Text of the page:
On Jan. 24, Sen. Bernie Sanders submitted a seven step economic plan on rebuilding the middle class to the Senate Budget Committee.
Sanders, a ranking member of the committee, submitted the report hoping to shed light on economic issues that would otherwise not be included in the Congressional Budget Office's report, scheduled to be submitted to the committee on Jan. 26. The CBO report aims to guide the committee on the state of the economy and policy projections.
“It will not, however, tell us about the suffering of tens of millions of Americans who are part of the disappearing middle class, and who worry about the kind of economy we will be leaving their kids,” Sanders, who is an independent senator from Vermont, explained.
While he did acknowledge current economic growth and job creation as steps in the right direction, the report says the focus should continue to be on the federal deficit. His worries include what he calls an "obscene" level of income and wealth inequality, high unemployment, collapsing infrastructure, declining family income and education, high child poverty rates, and an increasing trade deficit.
Sanders says his concerns need solutions. He laid out seven priorities he believes the committee and the nation should focus on.
The top two priorities to address are the jobs and infrastructure deficit. Sanders wants to address the 40-year decline of the middle class through a federal jobs program by “investing $1 trillion over five years” to create “at least 13 million good-paying jobs that our economy desperately needs.”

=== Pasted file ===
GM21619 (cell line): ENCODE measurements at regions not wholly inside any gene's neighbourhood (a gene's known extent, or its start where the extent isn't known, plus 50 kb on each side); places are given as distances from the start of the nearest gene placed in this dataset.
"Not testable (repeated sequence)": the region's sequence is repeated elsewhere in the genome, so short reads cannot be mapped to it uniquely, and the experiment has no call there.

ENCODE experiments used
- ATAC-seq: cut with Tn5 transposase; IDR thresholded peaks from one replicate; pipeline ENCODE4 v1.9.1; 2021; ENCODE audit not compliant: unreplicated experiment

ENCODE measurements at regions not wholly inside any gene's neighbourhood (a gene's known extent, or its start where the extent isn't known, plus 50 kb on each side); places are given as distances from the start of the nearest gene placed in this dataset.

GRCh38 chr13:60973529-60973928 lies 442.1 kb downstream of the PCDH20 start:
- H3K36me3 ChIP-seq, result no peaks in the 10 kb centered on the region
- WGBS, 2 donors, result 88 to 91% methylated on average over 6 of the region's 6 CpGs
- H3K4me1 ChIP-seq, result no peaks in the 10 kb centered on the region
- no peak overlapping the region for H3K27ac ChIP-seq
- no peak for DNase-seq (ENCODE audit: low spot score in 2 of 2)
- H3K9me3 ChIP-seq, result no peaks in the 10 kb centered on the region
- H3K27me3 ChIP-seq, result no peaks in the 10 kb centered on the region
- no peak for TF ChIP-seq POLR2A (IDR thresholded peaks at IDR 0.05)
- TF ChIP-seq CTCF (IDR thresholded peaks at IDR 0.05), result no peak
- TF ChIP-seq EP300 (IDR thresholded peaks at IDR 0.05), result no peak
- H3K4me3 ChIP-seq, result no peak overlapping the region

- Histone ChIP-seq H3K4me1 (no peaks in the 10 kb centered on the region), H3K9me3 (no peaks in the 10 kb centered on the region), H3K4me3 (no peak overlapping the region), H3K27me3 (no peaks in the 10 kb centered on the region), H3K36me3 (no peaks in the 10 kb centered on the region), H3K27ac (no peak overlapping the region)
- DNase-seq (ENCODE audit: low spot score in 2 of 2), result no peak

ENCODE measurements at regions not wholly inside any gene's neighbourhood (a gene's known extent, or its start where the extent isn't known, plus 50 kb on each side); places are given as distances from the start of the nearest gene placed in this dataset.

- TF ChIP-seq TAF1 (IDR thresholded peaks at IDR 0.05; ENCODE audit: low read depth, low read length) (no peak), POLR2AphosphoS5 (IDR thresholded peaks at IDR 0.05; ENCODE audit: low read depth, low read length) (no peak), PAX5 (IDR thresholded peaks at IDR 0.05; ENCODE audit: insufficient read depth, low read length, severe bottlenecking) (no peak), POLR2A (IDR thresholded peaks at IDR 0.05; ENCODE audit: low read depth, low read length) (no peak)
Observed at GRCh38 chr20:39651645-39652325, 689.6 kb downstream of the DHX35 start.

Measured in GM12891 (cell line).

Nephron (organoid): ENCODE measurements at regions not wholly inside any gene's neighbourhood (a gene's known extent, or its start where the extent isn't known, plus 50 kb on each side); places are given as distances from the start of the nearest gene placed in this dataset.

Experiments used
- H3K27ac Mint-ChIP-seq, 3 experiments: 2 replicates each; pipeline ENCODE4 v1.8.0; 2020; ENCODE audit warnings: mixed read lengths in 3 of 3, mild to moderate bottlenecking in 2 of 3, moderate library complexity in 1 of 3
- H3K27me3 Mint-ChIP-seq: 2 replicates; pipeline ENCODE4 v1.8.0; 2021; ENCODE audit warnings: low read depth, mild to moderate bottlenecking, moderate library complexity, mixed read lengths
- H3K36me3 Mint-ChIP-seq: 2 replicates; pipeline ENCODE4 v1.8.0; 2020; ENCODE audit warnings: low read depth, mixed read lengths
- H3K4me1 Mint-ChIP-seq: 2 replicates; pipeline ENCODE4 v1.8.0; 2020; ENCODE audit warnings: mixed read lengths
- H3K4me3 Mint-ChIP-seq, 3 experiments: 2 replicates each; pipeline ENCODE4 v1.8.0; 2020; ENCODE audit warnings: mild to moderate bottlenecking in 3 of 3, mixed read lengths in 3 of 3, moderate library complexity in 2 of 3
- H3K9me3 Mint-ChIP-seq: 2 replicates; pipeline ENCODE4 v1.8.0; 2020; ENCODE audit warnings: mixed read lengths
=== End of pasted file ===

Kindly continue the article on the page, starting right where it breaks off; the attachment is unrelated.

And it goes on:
To address the income deficit, Sanders calls to raise the minimum wage and expand overtime protections for American workers. Wealth inequality is also an issue he addressed.
“Today, the richest 400 Americans own more that $2.3 trillion in wealth, more than the bottom 150 million Americans combined,” Sanders writes. “We cannot allow this to continue. This is absurd.”
His fifth priority is what he calls the retirement deficit that leaves millions of Americans without enough savings to retire properly. He says Social Security is extremely important and that it “shouldn't be privatized, its benefits shouldn't be cut, and the retirement age shouldn't be raised.”
His last two priorities address education and trade. Sanders wants to help graduates who leave college with high debt burdens and rewrite trade rules “so that American jobs are no longer our No. 1 export.”